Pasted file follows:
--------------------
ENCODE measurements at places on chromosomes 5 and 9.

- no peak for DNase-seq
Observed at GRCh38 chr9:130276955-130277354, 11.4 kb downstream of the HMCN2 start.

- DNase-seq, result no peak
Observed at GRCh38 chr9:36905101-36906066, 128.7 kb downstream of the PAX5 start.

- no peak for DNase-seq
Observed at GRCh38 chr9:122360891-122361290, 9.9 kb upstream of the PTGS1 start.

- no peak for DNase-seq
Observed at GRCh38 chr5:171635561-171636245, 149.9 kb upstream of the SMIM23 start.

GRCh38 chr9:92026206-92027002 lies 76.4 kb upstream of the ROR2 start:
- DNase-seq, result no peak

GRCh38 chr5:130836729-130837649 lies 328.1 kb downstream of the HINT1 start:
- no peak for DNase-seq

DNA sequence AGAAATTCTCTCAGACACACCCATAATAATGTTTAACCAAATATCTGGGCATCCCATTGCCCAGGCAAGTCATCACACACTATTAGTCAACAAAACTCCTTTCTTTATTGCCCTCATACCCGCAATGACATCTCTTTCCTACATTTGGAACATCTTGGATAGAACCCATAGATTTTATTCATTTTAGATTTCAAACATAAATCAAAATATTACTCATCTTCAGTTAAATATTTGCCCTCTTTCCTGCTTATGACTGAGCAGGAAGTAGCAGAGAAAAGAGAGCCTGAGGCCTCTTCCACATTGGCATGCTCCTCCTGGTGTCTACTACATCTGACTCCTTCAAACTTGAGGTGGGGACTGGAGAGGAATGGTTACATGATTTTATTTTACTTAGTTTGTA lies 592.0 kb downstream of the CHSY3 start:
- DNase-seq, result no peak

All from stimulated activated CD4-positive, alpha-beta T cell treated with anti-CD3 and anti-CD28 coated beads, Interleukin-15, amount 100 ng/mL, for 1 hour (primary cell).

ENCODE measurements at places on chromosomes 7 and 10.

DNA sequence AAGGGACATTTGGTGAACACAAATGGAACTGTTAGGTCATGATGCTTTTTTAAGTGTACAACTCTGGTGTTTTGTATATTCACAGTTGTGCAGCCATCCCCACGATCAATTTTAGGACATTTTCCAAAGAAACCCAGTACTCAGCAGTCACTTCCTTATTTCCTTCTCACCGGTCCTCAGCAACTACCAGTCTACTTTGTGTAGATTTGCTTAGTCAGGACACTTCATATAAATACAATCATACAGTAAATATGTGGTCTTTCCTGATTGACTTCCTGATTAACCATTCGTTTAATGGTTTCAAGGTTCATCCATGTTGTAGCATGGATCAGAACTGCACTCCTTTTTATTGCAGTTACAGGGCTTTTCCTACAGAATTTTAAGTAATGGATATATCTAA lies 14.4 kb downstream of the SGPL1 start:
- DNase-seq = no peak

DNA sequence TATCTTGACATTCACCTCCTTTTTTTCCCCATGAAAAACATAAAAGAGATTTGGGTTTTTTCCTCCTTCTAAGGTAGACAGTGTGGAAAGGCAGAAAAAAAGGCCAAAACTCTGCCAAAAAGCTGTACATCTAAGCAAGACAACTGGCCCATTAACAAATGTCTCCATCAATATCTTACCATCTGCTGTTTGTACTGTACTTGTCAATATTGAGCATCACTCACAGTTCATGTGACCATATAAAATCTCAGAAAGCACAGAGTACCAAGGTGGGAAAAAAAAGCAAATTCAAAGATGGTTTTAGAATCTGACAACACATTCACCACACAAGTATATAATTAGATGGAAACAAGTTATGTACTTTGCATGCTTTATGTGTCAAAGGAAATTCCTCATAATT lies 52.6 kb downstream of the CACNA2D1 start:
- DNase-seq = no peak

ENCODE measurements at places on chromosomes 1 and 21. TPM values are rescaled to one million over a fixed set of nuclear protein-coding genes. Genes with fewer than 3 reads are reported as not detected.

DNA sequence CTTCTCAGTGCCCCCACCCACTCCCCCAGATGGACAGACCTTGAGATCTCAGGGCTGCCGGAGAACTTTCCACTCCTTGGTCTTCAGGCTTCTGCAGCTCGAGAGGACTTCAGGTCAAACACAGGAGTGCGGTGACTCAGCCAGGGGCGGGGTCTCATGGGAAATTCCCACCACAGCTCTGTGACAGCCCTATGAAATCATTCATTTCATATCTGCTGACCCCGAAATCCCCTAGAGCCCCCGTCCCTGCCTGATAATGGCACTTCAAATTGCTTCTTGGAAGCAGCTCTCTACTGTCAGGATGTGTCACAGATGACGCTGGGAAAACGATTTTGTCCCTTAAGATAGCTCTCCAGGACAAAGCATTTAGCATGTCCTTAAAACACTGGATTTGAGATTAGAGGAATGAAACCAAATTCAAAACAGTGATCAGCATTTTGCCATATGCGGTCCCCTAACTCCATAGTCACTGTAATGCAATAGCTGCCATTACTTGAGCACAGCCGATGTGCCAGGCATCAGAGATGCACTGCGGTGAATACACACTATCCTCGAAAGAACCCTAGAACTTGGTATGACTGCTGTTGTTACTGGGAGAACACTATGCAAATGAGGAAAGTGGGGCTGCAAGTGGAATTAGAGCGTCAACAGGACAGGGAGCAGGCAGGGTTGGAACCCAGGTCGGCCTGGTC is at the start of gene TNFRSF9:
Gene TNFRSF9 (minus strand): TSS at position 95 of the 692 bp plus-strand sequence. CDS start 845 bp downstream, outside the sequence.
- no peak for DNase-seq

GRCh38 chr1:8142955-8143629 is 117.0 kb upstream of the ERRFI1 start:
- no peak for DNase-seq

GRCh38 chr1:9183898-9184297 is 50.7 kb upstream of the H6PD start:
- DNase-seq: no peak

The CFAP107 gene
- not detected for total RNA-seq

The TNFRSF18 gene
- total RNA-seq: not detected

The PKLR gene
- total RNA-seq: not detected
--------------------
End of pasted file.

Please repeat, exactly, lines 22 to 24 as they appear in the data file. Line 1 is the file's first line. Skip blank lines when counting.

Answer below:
ENCODE measurements at places on chromosomes 1 and 21. TPM values are rescaled to one million over a fixed set of nuclear protein-coding genes. Genes with fewer than 3 reads are reported as not detected.

DNA sequence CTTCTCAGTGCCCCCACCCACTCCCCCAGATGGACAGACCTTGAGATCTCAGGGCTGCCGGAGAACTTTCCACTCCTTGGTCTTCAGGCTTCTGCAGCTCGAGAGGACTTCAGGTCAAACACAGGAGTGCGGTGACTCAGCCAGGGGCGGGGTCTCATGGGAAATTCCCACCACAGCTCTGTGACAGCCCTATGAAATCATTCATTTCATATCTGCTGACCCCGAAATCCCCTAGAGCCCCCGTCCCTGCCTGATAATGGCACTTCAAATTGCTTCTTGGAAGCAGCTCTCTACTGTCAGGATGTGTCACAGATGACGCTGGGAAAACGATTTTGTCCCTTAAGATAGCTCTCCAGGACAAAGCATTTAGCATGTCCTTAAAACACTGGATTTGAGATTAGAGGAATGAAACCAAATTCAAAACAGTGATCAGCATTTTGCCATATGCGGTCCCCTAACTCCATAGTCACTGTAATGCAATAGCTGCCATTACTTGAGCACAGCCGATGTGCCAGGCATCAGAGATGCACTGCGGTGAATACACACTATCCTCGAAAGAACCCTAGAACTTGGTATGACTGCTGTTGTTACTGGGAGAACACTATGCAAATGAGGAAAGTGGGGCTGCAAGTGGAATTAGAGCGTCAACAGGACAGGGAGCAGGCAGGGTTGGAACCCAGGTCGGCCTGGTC is at the start of gene TNFRSF9:
Gene TNFRSF9 (minus strand): TSS at position 95 of the 692 bp plus-strand sequence. CDS start 845 bp downstream, outside the sequence.